les expositions dans paris

now that i’ve had time to come back down to earth, i have a bit of time to tell you about some of the great shows and galleries i saw while i was in paris.

last time i was there (in 2007), i was quite surprised that finding independent, funky, contemporary art stuff was a bit more difficult than i thought. granted, i was right at the end of 6 months overseas, had €40 for 5 days and was hangin’ out with dear friends, but still.

anyway, this time around i knew where to look, it seems, ‘cos i saw some fantastic stuff and happened upon some wicked galleries, shows and museums – more than i had time to check out.

marian goodmantino sehgal

a chorus of “welcome to this… situation” was the first thing that was said to me, as i stepped through the doors of marian goodman gallery on rue du temple. i was so fuckin’ excited ‘cos i rarely happen upon performance and/or situationist works. plus, where better to happen upon it than france.

the gallery space was ‘occupied’ by a group of artists/performers, all discussing political and social issues (as far as my bad phrasebook french would allow me to understand). as a new conversation started, or a new person entered the space, the ‘circle’ would rotate in the other direction. all the members adhered to a particular way of moving – slowly – as a rejection of the ‘fast paced’ attitude to contemporary life.

i had a lovely moment when a little way into my stay there, one of the artists addressed me, in english, saying how much she delighted in seeing my initial (excited) reaction to their situation and that it must be a lovely way to approach life, open to all kinds of surprises. it is and all i said was thank you. although, had i been able to speak with them, i would have probably let her know that some of my joy was borne of a particular interest in situationism, rather than a pure, unbridled openness to life. that i’ve probably got running at 65%, which i guess isn’t too bad 😀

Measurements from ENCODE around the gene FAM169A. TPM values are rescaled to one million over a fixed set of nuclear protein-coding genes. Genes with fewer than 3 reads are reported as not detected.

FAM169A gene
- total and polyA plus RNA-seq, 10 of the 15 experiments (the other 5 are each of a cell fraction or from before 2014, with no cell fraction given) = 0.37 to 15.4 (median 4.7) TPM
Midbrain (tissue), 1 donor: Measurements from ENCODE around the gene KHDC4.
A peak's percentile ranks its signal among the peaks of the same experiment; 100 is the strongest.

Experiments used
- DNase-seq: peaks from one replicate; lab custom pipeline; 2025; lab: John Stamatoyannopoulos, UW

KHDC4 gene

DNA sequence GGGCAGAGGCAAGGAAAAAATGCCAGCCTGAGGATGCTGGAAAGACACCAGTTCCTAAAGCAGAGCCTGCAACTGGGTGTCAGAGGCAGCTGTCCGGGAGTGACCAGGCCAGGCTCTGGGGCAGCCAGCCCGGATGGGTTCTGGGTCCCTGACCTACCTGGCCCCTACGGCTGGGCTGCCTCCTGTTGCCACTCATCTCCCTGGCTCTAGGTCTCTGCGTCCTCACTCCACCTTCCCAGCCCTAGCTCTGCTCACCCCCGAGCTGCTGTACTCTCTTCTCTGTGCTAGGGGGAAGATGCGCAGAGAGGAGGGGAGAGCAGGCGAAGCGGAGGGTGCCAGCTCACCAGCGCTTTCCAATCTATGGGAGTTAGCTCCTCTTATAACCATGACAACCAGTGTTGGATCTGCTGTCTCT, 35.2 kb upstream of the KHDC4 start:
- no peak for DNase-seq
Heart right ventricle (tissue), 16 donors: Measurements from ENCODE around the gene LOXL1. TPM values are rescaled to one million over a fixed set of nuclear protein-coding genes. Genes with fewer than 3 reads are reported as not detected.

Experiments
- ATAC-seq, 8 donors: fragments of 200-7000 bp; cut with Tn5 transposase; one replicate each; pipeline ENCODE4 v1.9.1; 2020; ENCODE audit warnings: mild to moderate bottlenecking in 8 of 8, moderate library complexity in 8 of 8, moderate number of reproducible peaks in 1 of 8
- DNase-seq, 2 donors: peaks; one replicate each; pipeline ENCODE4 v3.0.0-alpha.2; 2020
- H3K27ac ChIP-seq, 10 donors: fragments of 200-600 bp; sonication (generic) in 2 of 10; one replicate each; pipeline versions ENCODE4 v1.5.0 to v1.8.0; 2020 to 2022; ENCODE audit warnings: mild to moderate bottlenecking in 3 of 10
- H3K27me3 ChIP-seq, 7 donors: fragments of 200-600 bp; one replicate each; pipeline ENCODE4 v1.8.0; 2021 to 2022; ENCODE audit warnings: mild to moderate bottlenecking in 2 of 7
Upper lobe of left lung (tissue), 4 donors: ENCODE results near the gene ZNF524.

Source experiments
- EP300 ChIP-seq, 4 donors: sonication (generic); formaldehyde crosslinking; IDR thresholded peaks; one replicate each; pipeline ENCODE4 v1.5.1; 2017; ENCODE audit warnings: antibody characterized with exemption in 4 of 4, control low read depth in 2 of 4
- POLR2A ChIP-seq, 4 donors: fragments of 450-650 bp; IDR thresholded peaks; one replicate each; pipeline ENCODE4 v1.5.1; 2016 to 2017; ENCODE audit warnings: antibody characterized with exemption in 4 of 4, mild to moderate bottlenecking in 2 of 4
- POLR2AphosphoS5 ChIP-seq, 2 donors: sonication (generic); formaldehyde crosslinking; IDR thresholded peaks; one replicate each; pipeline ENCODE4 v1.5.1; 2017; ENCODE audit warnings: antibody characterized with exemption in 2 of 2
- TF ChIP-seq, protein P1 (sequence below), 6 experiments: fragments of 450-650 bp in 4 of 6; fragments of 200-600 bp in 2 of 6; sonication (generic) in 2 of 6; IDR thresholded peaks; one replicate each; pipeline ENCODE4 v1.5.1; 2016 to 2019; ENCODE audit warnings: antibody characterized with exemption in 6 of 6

cite de l’architecture et la partrimoine

this was a great find. after really enjoying the AzW in Vienna, i decided to actively seek some architecture galleries/spaces this time around. i hit the jackpot with cite chaillot. i was there for about 4 hours, visiting the temporary exhibits, permanent collection, staring out the window at the amazing view and really looking at the endless galleries of models and plans. plus i got to check out the 1:1 recreation of le corbusier’s housing scheme appartment. the one that worked/failed/worked – depending on your viewpoint. heh.

the temporary collections included the impressive collection of lacaton & vassal, the display of (what felt like) a thousand models of the venice biennale pavillion/awards, generocity, which included some really impressive and innovative models. my personal favourite – BLOCK: a block of wax atop a block of lead, with a ‘ramp’ scraped out the top of the wax, as the ‘transformation of a bunker’ (I didn’t make a note of the intended outcome, sorry)

there was also an interesting display on facades/skins/exterior techonological advancements, called peau (skin) as well as their permanent collection

not to mention the absolutely divine view from the modern architecture hall. i thought the view from the pompidou was ace, but this shat all over that. especially at about 4pm on a winter’s afternoon with the sun glinting of the fleche d’or of saint-michel and all of paris bathed in that pinky white light. phew! lucky i didn’t have a camera with me …

palais de tokyo. again. (bangin’ on about it)

Chambre à louer sur le toit du Palais de Tokyo

i know i already talked about the palais de tokyo, but i keep thinking about it as an art space. and when talking about it the other day, i spoke of it as finding a wide audience because the space itself being the lowest common denominator, not the shows or the audience being LCD to appeal to as many people as possible.

it had so many points of access that appealed to a wide variety of needs and ways of engaging, without being patronising: food (fancy restaurant), alcohol (bar), books, things to see and touch and listen to (the shop with the music listening station), self-obsession/identity (photoautomat), a range of entry prices and a wide opening time frame.